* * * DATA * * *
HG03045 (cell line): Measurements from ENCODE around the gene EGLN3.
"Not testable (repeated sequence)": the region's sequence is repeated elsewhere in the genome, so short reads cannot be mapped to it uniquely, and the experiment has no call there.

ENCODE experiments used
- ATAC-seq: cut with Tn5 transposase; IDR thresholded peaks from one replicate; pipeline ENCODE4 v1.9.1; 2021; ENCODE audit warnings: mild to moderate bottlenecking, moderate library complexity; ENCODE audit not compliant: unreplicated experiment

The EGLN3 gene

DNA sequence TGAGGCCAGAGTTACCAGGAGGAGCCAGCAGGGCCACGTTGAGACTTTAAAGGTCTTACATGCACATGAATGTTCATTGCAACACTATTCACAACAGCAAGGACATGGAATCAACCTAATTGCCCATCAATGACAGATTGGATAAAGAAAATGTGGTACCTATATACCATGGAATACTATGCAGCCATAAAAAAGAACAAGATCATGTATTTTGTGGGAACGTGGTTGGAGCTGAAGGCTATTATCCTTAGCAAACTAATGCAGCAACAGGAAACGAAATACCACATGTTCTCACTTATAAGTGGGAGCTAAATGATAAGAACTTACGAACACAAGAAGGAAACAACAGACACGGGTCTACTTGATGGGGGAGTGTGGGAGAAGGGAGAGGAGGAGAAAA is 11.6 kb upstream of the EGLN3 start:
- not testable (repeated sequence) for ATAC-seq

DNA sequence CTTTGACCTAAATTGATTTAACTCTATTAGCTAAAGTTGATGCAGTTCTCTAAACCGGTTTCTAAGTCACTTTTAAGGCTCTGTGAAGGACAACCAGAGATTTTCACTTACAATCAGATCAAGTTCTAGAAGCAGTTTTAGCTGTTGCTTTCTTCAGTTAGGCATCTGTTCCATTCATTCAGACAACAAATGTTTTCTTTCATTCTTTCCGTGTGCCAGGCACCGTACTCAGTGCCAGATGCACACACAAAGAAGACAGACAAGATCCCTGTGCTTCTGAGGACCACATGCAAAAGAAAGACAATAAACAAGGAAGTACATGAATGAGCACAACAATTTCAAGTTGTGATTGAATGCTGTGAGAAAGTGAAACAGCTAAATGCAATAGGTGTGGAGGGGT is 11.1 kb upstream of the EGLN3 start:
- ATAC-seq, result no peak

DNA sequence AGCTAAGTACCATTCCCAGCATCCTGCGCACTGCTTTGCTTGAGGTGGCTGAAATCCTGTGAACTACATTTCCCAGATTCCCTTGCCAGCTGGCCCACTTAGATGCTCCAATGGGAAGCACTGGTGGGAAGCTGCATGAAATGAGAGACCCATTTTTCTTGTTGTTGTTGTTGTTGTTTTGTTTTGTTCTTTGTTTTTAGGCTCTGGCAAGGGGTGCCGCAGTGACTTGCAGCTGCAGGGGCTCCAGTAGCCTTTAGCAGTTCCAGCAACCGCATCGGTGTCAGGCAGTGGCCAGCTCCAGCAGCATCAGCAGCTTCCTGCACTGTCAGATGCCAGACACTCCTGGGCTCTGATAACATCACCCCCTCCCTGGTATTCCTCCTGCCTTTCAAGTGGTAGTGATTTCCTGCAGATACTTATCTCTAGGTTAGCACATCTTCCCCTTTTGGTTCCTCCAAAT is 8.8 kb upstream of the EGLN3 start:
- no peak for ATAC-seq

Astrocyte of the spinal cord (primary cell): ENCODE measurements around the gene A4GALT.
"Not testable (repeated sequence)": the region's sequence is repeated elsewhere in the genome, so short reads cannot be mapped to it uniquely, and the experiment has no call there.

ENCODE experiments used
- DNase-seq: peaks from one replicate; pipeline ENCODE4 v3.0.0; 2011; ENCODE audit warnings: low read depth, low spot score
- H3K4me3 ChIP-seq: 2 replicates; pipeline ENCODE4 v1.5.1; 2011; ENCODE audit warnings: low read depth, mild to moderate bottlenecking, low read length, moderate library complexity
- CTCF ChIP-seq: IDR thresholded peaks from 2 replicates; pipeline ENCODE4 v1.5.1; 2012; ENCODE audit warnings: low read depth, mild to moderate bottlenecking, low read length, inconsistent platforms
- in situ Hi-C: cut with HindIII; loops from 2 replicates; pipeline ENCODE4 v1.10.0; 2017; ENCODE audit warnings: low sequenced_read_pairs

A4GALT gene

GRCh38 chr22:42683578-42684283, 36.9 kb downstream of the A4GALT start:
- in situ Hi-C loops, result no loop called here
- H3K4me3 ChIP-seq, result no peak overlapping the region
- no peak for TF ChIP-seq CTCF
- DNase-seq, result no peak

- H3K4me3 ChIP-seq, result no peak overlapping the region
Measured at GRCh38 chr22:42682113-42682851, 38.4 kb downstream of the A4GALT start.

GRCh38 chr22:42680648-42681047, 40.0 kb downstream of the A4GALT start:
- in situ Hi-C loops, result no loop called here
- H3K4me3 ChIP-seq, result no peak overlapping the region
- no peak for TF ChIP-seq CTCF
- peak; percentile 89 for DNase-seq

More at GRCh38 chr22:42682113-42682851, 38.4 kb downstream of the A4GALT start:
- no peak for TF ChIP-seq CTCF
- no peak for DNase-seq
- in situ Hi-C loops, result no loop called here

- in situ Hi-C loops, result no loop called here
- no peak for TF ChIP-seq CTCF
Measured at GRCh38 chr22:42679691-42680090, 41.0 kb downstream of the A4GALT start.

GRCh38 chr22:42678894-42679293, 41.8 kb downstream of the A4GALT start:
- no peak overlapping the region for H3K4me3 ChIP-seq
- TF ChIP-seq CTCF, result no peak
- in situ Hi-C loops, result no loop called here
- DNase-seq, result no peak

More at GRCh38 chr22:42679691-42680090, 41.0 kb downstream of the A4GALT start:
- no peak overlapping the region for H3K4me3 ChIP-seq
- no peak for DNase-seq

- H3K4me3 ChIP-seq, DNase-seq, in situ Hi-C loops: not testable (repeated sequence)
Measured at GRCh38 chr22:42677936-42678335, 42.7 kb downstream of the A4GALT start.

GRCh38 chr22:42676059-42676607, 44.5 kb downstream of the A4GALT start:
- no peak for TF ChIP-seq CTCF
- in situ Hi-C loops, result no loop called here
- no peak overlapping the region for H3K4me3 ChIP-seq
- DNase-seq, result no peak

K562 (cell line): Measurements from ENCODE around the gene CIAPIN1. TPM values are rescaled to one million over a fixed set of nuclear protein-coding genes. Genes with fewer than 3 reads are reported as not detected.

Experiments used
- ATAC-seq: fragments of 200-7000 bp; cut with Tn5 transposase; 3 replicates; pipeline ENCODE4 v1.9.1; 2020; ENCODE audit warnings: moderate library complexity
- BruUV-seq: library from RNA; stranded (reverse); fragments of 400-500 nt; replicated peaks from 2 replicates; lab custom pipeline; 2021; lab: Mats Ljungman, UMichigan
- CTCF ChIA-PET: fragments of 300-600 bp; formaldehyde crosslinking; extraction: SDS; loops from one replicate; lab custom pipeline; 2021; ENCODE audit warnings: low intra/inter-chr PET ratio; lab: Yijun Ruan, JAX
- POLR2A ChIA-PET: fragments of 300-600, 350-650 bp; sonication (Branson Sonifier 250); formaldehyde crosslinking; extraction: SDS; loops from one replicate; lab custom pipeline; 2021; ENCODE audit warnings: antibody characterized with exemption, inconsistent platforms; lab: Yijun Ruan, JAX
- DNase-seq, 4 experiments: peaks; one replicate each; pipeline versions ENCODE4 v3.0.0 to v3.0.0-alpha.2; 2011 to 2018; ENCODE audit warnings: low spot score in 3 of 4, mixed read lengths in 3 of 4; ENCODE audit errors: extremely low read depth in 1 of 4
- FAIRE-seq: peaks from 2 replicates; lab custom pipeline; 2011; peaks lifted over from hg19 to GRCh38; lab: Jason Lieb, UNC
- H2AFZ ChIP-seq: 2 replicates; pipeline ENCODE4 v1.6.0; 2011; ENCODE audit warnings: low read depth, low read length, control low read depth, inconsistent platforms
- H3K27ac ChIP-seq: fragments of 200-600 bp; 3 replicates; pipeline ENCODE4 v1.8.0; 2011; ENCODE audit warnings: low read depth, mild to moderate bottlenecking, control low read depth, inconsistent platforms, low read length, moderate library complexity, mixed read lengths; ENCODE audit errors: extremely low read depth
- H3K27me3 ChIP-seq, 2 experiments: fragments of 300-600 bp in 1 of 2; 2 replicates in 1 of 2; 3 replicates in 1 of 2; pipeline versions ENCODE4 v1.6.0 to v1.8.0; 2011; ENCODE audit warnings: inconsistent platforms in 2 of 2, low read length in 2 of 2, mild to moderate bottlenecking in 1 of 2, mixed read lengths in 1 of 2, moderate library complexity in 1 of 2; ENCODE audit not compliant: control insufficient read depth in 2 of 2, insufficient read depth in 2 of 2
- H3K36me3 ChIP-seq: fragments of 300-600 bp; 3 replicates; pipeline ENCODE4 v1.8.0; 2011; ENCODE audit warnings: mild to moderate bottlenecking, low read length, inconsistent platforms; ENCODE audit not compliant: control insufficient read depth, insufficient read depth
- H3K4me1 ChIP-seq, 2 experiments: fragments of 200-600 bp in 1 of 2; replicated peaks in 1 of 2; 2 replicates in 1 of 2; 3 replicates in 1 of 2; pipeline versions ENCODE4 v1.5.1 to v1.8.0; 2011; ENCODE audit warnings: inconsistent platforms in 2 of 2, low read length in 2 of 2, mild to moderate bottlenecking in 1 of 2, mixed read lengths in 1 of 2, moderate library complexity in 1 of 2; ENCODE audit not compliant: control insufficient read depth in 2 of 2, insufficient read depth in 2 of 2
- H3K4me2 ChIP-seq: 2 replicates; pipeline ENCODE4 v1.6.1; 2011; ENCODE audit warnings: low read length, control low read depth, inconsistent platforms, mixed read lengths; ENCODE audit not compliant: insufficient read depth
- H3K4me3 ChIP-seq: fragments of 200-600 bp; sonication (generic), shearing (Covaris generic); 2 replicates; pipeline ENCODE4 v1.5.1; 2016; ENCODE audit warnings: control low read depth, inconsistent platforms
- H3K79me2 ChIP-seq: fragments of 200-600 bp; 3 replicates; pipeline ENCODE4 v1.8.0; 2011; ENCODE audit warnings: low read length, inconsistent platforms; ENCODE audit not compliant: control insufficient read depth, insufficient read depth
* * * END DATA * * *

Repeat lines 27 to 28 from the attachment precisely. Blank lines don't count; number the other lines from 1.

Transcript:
GRCh38 chr22:42680648-42681047, 40.0 kb downstream of the A4GALT start:
- in situ Hi-C loops, result no loop called here